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Help free up Kootenay timber, industry group asks

Ken Kalesnikoff of Kalesnikoff Lumber (left) and Jim Hackett, president of the Interior Lumber Manufacturers Association, address the Regional District of Central Kootenay board. - Greg Nesteroff photo
Ken Kalesnikoff of Kalesnikoff Lumber (left) and Jim Hackett, president of the Interior Lumber Manufacturers Association, address the Regional District of Central Kootenay board.
— image credit: Greg Nesteroff photo

A group of local forest companies say their economic viability is threatened as it becomes harder and harder to find enough wood to operate their mills.

The Interior Lumber Manufacturers Association is hoping for a high-level meeting with the provincial government to press its call for a timber supply review in the Kootenays.

“If you go back 15 years all the mills were running with two or three shifts. Now fewer mills are running, and most of us are on one shift,” said Ken Kalesnikoff of Kalesnikoff Lumber in Thrums. “Today it’s a very competitive market and there's less and less timber available to us.”

Speaking to the Regional District of Central Kootenay board last week, the association presented data showing the annual sawlog harvest in this region declined from 2005 to 2009 as US housing markets fell, then began to rebound last year.

However, supply is expected to drop from 5.6 million cubic meters to 4.9 cubic meters in the next decade. Sawmill consumption, meanwhile, fell from 5.5 million cubic meters in 2005 to 3.1 million cubic meters in 2009 resulting in closures and production cuts.

Demand is expected to remain steady for the next several years at 6.4 million cubic meters, assuming markets stay strong and mills run at capacity. The net result is a log supply shortfall of 1.5 million cubic meters.

“We believe it’s because of restrictions on the land base,” Kalesnikoff said. “We need an area we can work in and farm the land, but those areas are being taken away. It’s becoming very hard to deal with.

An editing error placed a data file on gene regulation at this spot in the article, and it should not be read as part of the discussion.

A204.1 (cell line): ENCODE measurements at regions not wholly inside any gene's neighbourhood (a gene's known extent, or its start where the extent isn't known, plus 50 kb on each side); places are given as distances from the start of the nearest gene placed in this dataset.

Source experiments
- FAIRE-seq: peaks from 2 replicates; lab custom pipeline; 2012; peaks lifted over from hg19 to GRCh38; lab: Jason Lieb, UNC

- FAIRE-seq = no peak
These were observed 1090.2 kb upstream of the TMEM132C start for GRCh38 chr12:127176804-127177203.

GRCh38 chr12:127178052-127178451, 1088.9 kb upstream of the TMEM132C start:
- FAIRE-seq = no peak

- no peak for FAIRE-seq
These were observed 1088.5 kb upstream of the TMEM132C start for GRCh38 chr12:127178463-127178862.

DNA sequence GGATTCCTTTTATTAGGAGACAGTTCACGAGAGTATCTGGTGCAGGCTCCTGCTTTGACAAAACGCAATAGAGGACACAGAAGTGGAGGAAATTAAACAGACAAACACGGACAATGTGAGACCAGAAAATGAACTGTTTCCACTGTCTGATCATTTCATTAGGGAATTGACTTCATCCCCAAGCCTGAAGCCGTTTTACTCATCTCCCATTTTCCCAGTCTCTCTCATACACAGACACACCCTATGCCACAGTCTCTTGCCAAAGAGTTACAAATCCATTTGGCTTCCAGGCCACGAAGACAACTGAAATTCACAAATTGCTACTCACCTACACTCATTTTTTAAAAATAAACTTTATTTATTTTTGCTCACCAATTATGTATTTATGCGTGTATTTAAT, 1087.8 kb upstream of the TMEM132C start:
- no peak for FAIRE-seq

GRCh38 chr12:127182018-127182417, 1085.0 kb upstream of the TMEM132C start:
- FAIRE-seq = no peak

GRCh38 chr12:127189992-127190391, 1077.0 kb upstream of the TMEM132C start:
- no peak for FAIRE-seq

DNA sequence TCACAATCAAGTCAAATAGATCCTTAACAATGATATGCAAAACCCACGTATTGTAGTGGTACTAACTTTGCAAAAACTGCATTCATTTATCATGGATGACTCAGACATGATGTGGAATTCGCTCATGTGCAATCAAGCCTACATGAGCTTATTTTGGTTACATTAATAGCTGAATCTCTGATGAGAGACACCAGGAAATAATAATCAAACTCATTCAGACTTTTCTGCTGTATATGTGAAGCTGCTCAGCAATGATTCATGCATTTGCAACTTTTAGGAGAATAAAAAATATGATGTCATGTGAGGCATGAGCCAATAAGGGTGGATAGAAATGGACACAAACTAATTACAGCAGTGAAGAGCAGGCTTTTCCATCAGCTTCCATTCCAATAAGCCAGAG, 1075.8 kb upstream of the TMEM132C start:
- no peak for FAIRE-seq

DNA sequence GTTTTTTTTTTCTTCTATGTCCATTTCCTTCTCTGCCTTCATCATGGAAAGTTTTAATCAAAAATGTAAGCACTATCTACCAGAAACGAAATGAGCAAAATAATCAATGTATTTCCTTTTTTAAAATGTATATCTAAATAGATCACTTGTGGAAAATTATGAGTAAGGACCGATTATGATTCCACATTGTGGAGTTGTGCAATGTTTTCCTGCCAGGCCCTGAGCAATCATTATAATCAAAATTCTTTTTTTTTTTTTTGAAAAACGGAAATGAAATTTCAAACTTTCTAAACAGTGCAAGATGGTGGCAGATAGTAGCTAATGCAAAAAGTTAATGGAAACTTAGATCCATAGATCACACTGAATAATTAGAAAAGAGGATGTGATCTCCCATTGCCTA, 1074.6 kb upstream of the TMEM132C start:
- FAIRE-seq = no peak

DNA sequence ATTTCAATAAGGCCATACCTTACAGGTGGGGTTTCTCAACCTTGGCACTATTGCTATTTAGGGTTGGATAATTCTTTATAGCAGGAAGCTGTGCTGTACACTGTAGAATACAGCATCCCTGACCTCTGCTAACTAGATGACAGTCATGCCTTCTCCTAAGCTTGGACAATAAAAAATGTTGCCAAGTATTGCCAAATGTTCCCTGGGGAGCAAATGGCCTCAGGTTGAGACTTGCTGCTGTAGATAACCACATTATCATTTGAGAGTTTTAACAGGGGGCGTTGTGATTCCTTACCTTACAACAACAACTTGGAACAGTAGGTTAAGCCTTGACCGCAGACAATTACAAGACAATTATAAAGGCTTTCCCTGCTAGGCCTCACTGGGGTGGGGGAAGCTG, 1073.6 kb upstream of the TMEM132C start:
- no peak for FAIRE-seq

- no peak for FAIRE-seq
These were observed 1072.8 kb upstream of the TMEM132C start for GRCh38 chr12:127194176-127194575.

“I think we need to revisit plans that are in place, look at them as a society and decide are the restrictions necessary? Are they balanced?”

Kalesnikoff added the remaining land tends to be nearer communities, often resulting in conflict. “We’re forced to harvest in areas allocated to us, which are generally closer to people's watersheds and homes. That's really putting us in a difficult situation. We try really hard to work with people, but we’re never going to satisfy everybody.”

The association’s president, Jim Hackett, said they aren’t suggesting that increasing available wood volumes should come at the environment’s expense: “It’s about sustainability. You’ve heard of the three legs of the stool: economic, social, and environmental. For us, the economic leg is starting to crumble.”

“We believe the inventory of mature fibre is here,” added Mark Semeniuk of Fruitvale’s Atco Lumber. “It’s just the imbalance that has been created over a number of years that doesn’t allow us to access it.”

In response to the presentation, RDCK directors resolved to schedule a meeting with the premier and forests minister at the Union of BC Municipalities convention this fall and request a “comprehensive review” of the Kootenay timber supply. The resolution states the goal is to increase the annual allowable cut or hold it steady “while maintaining important environmental services.”

“I think it set everybody back that these guys are in dire straits,” said chair John Kettle. “They’re not crying wolf. They’re part of the communities and if they go away, what do we have left for jobs? I think [the presentation] had a huge impact and they’re going to get a lot of support from us.”

Nelson mayor John Dooley called the presentation “an eye-opener.”

“We’re hearing a group of local businesspeople who want to be proactive in finding solutions to some of their challenges. I think it’s important for us to also be proactive.”

Pointing to oft-heard concerns about slope stability in logged watersheds, rural Nelson director Ron Mickel told the association trust and transparency are key: “If you get public trust, there will be more timber available.”

The Interior Lumber Manufacturers Association has 14 members, of whom 10 operate in the Kootenays. In addition to Kalesnikoff Lumber and Atco, they include Zellstoff Celgar in Castlegar, Interfor in Castlegar and Grand Forks, Wynndel Box and Lumber, J.H. Huscroft in Creston, and Porcupine Wood Products of Salmo, plus several East Kootenay companies.

Fifth generation for Kalesnikoff family

Ken Kalesnikoff has a new reason to be concerned about the future of the forest industry in the Kootenays.

Shortly before speaking to the Regional District of Central Kootenay last week, his first grandchild was born — perhaps further extending a family business already in its fourth generation.

Kalesnikoff Lumber was founded in 1939 by brothers Koozma, Sam, and Peter Kalesnikoff with little more than some axes, saws, and horses. The business passed to Peter’s son, Pete Jr., and then to Pete’s son Ken, whose children are in turn actively involved today.

“You’ll find mills like ours and other family mills in the area are into sustainability,” Kalesnikoff says. “We're hoping to be here for a long time, so we want timber to be here for our future generations, no different than others who live here. What can we do to make sure it’s available in a way that balances everybody's needs?”

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